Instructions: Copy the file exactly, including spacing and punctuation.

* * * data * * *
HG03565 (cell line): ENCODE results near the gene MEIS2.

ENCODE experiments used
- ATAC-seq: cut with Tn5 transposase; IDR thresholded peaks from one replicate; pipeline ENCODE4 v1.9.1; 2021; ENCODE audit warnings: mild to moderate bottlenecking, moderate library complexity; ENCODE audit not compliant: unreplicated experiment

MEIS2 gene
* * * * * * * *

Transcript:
HG03565 (cell line): ENCODE results near the gene MEIS2.

ENCODE experiments used
- ATAC-seq: cut with Tn5 transposase; IDR thresholded peaks from one replicate; pipeline ENCODE4 v1.9.1; 2021; ENCODE audit warnings: mild to moderate bottlenecking, moderate library complexity; ENCODE audit not compliant: unreplicated experiment

MEIS2 gene